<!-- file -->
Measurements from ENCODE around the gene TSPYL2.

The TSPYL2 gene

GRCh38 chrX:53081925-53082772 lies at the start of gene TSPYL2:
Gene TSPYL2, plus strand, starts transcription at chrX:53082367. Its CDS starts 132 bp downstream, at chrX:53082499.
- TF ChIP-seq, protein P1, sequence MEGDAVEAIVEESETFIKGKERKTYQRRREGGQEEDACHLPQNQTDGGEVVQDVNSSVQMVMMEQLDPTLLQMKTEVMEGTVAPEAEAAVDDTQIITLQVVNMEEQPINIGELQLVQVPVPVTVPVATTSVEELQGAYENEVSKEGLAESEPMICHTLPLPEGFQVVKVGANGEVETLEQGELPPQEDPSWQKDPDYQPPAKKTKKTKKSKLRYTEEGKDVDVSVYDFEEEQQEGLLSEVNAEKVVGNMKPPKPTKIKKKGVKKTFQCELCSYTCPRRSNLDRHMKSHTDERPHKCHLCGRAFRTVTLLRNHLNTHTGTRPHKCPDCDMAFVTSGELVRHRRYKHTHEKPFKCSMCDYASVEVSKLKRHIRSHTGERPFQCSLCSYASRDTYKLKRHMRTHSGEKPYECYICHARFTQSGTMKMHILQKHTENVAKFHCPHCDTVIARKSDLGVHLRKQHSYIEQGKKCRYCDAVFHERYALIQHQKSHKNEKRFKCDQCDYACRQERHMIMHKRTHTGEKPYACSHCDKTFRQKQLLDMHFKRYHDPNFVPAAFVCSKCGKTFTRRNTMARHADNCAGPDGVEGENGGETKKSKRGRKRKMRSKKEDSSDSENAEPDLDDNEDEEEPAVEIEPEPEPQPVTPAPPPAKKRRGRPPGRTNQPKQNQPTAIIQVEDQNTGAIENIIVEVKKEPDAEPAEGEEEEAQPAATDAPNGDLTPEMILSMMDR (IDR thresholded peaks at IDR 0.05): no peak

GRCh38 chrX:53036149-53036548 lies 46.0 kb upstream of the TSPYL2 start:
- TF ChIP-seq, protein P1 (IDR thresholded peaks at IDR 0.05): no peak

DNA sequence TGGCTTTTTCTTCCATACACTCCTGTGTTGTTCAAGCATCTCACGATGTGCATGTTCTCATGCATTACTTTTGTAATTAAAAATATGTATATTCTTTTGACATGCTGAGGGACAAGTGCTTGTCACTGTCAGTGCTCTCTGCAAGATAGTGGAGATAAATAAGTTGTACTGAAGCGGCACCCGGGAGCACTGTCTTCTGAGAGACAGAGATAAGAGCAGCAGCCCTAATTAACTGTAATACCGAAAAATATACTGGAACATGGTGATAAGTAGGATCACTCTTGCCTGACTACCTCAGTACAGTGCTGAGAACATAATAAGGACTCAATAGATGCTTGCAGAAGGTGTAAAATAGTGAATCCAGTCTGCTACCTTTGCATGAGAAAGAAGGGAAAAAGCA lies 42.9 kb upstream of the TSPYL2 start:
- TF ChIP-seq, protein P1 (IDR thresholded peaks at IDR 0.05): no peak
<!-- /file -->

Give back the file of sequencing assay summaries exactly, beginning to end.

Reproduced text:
Measurements from ENCODE around the gene TSPYL2.

The TSPYL2 gene

GRCh38 chrX:53081925-53082772 lies at the start of gene TSPYL2:
Gene TSPYL2, plus strand, starts transcription at chrX:53082367. Its CDS starts 132 bp downstream, at chrX:53082499.
- TF ChIP-seq, protein P1, sequence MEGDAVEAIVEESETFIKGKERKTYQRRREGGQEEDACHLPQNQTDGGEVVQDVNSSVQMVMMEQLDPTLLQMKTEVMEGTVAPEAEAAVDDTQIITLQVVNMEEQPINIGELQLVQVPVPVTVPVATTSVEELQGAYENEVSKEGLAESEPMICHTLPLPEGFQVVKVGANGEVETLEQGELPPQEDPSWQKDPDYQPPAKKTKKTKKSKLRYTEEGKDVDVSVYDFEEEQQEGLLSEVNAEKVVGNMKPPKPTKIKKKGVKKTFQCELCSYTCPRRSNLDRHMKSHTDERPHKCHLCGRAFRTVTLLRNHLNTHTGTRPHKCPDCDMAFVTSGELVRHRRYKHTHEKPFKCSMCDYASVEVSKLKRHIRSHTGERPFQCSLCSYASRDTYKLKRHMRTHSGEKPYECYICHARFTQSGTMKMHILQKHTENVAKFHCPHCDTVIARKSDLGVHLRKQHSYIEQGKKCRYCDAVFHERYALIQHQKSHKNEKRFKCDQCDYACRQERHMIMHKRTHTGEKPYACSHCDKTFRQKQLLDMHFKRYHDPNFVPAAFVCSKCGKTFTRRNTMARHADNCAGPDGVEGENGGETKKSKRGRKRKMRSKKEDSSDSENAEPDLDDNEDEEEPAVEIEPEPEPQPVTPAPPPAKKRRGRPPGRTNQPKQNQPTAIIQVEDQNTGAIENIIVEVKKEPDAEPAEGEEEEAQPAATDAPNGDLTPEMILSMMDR (IDR thresholded peaks at IDR 0.05): no peak

GRCh38 chrX:53036149-53036548 lies 46.0 kb upstream of the TSPYL2 start:
- TF ChIP-seq, protein P1 (IDR thresholded peaks at IDR 0.05): no peak

DNA sequence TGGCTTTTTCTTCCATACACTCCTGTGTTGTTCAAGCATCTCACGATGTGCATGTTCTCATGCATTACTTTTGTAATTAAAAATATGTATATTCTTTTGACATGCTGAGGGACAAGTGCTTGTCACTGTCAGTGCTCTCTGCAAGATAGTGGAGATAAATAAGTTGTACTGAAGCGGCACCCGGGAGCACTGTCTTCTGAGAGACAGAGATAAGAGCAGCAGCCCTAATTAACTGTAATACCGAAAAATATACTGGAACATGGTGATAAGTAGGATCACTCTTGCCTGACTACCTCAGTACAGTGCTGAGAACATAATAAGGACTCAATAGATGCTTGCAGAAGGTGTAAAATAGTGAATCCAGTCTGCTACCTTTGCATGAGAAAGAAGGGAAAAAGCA lies 42.9 kb upstream of the TSPYL2 start:
- TF ChIP-seq, protein P1 (IDR thresholded peaks at IDR 0.05): no peak